The American College of Radiology® (ACR®) submitted comments to the Centers for Medicare and Medicaid Services (CMS) urging the agency to revise its second interim final rule with comment (IFC) to align with congressional intent of the No Surprises Act. The law was passed late in 2020 to protect patients during insurer-provider payment disputes for out-of-network care. However, the ACR asserts the regulations released by the Biden administration violate the intent of the law by making the Qualified Payment Amount (QPA) the primary determinant of physician payment rates in the independent dispute resolution (IDR) process.
The No Surprises Act stipulates several factors be considered with equal weight in the IDR process. However, the regulations instruct IDR entities to make the presumption that the QPA is the appropriate out-of-network rate for the service in question. The IDR entities are instructed to select the offer closest to the QPA unless the entity determines that “credible information” submitted by either party clearly demonstrates that the QPA is substantially different from the appropriate out-of-network rate.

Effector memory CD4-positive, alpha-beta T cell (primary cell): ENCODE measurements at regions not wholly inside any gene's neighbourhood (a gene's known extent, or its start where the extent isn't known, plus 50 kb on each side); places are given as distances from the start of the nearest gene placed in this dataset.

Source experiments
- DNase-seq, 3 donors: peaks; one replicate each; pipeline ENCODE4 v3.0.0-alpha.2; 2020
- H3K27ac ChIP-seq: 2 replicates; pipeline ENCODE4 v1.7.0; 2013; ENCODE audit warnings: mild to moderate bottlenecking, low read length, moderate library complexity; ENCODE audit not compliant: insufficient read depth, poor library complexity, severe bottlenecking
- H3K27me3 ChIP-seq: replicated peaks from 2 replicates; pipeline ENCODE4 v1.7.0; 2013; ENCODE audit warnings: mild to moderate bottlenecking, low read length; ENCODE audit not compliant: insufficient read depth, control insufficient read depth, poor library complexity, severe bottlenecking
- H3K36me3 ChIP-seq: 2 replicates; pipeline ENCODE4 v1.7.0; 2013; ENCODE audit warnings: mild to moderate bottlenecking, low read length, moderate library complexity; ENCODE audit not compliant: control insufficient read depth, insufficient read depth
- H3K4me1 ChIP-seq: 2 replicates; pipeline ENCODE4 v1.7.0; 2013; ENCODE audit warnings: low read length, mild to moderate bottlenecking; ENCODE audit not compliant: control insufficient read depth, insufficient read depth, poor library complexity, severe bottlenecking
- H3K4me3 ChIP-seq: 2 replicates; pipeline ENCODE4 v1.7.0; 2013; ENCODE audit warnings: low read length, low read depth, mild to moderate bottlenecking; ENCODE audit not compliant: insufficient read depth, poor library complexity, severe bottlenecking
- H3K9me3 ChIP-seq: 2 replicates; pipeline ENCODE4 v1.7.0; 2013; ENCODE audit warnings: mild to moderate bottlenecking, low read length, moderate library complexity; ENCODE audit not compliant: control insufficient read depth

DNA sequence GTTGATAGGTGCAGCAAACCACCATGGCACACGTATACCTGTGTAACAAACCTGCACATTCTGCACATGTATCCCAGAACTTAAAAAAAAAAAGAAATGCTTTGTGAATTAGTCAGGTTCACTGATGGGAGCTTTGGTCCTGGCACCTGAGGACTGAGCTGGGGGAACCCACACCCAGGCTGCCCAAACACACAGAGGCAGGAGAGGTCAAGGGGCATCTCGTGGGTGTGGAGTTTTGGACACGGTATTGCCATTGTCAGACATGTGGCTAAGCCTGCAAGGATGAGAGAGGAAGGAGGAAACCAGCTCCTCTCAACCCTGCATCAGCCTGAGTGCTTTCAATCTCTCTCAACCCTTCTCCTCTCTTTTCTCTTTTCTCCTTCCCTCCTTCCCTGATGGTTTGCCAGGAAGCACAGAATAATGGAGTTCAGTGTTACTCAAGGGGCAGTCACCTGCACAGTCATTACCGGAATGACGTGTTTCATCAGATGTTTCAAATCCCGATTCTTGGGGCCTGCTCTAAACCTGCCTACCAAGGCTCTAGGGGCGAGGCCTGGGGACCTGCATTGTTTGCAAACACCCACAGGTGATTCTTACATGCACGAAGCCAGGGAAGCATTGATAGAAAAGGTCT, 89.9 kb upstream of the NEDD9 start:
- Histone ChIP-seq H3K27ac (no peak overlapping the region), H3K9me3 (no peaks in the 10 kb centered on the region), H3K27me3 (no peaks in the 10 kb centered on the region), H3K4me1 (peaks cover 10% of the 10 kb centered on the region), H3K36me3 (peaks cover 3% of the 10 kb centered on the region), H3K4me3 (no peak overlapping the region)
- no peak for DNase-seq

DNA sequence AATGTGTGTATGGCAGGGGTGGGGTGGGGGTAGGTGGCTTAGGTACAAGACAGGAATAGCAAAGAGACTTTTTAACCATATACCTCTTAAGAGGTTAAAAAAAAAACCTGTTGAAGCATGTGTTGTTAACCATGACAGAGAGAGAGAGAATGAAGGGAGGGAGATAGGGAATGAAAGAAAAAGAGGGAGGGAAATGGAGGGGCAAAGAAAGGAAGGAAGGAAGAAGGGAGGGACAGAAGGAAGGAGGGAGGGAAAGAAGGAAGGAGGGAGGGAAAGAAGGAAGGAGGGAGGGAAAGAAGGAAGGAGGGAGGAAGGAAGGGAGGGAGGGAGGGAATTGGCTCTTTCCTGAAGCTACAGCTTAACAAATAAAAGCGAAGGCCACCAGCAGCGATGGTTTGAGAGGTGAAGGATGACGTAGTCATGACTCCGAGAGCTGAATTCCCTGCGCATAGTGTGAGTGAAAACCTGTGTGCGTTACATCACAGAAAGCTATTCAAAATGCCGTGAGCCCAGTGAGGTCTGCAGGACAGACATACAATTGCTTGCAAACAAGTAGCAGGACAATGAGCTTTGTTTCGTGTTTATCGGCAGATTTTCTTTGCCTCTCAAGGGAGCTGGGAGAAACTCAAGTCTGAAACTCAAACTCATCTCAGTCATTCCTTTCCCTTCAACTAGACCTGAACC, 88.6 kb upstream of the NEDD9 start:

The details of the QPA calculation were outlined in the first interim final rule released by the Administration in July. The ACR raised concerns about flaws in the methodology then in its comment letter.
If the regulations are not changed, the result may be a downward trend of in-network payment rates and/or physicians being dropped from insurer networks, as already seen by insurers in North Carolina. The ACR will continue to work with other stakeholder groups to bring the regulations in line with the law.
The ACR continues to seek member input to determine how widespread attempts are by insurers to narrow physician networks. Members who receive letters from insurance companies threatening contract termination are asked to contact Katie Keysor, ACR Senior Director of Economic Policy. If providing letters to the ACR, please ensure that any specific fee data is blocked out before sending.